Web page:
I am extremely happy with The Myth. he records that I’ve done…I got a couple records that are kind of dated, but a lot of people from Chicago haven’t heard them. I just wanted to get some records out there. I had a situation with Sony and I got to keep my records. I was ecstatic with that to let other people hear the music. I’ve been getting a great response. Musically, I’m in a great space right now. I got a lot of freedom. I got a lot of assistance as far as production. I don’t have any problem getting tracks. This is a very good time for me. I can’t complain at all.
Why do you think you don’t have trouble getting beats when you’re doing free projects?
I’ve developed good relationships with people I work with. I don’t look at it like a business relationship. I look at it like we all share musical interests and I have great relationships with my producers. That’s one thing that will keep me going for life! They’re my friends. I’m blessed, man. I got a bunch of good producers that flood me with beats! They sent me more beats than my Gmail could hold! I had to pay the extra $5 to get me some more space. I’m trying to catch up with the producers now! They keep me motivated and I’m very thankful, bro.
You put some older records on The Myth. How important was it to get your older records heard for people who weren’t up to speed?
It was definitely important. I can’t say the records were dated because I feel like there’s no time stamp on music. There are certain records that really represent Chicago that a lot of Chicagoans never got the opportunity to hear. I had to make sure they had records like “Out West Wit It” and“Bless the Bottle.” I had Chicago records that I really wanted my city to hear because I don’t think there is the typical Chicago flow. You can’t put us in a box. There’s so much diversity here, man. You might line up 10 people next to each other and there will be 10 different styles. Nobody’s going to sound the same. I definitely wanted to make sure that my city heard the songs that I made for my city. And the new music, I’m working with S.C. and we got a group called GunSmoke. And we’ve been recording since March. I want people to hear the new records as well, but they’re all records and they all need to be heard. Just put it out and keep working!
What are your favorite records off The Myth?
Man, my favorite records are “Lifes Forecast” with Amilcar , “HollySmoke” and “Champagne.” That’s produced by Budgie from London. I met him online when he was 16 five or six years ago. He came out to Chicago last summer and we had a blast. We just have such a good vibe. That’s why what I was saying earlier about the relationships you build with your producers. We’re in sync and in tune with each other. He heard the record and he was feeling it. I like “The Reach Out” with my homeboy RasRok. I love that record! I was just listening to that record before you called me! “Let the Games Begin,” that’s an S.C. produced record and that’s mellow. That’s not the typical track that he produces but he’s so diverse that he can do anything. Those are my favorite tracks.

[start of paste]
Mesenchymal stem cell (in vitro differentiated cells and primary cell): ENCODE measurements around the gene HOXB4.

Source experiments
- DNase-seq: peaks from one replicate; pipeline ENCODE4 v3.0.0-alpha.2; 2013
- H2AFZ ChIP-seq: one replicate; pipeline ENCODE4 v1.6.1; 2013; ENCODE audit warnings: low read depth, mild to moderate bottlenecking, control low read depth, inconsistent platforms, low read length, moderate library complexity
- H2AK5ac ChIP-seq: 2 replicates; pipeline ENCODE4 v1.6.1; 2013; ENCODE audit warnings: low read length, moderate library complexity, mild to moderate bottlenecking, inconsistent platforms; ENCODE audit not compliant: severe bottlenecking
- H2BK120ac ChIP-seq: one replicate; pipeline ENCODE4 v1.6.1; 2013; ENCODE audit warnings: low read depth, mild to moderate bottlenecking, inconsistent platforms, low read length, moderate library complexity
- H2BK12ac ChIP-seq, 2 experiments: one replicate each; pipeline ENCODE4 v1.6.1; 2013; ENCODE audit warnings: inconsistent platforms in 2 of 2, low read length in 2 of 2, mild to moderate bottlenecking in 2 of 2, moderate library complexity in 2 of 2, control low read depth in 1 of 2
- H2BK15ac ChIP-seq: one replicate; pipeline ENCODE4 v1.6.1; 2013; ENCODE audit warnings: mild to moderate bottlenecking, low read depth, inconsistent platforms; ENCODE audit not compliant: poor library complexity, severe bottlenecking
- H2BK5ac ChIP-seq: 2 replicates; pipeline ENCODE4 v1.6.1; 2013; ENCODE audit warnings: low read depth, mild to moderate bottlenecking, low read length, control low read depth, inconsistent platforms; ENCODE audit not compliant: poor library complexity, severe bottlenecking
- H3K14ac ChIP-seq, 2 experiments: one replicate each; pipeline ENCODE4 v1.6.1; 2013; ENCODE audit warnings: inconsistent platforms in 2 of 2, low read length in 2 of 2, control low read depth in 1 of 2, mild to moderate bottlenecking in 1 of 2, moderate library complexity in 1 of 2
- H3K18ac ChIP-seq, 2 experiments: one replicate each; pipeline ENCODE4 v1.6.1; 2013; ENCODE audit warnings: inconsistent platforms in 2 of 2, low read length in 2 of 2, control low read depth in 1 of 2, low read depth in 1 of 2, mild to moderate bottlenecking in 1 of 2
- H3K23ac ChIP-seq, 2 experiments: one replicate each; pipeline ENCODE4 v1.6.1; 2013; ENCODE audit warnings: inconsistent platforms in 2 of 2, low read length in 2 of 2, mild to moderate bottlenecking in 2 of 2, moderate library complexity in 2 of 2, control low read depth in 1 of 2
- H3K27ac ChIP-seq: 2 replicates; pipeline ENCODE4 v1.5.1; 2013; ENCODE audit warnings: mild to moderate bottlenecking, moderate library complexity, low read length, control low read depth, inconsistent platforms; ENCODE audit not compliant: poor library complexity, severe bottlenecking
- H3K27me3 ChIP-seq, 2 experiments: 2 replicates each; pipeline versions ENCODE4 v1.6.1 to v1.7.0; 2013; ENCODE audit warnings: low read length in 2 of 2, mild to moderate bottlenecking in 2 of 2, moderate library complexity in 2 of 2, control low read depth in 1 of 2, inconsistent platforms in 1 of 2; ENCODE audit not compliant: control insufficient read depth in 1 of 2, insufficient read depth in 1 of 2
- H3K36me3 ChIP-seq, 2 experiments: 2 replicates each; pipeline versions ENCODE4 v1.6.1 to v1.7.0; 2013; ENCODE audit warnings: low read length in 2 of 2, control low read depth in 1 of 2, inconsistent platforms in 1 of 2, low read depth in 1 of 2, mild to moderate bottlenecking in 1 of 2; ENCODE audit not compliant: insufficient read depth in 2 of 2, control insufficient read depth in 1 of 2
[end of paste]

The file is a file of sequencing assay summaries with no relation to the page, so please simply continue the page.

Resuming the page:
There’s a consistent quality to your music regardless of the type of beat you have. What do you attribute that to?
Man, I try to outdo myself. I hold myself to a pretty high standard. I try to make the next record better than the last record. I’ll take something out if I feel like I missed something on it. I put a lot of pressure on myself. I don’t think anybody could put as much pressure on myself as I do as a writer. And I try to stay consistent. The best MCs are consistent. You might not like a beat they rapped on, but you’re going to stay with it because they’re consistent. I think that’s the main reason I put pressure on myself. I excel. I want my next record to be better than my last record. And I think that cycle has worked very good for me, man.
How’s the Gun Smoke album with S.C. coming?
Oh, man, it’s sounding nuts. I really want to get it done but we’re steady recording and every time we do a new record we forget about the last record we did. I was with him at 2:00 in the morning last night and he was playing me new beats he made and I was like ‘You made these?’ That boy is making beats every day and I’m really trying to keep up with him because he’s definitely pushing me and he’s definitely pushing the envelope, man.
And he’s real honest. We have that type of relationship. We have our ups and downs and we argue and we get into it but we’re two different people. We can be honest with each other and tell each other what we don’t like. I don’t have a problem with that because the criticism is coming from him wanting to make the best record. I ain’t gonna lie, man, he gets on me hard. He’s a perfectionist! He’s on my ass, bro, I ain’t gonna lie! I definitely attribute it to him to making me a better overall MC. He might give me a track that I don’t like but it forces me to adapt to the beat and come with a whole different flow and a whole different style. I don’t even think he realizes it. He tells me to just do what I do but I tell him how he’s making me a better MC because he’s pushing me constantly. I love it, man. I love it. I ain’t gonna lie.
When do you think we expect on the Gun Smoke album?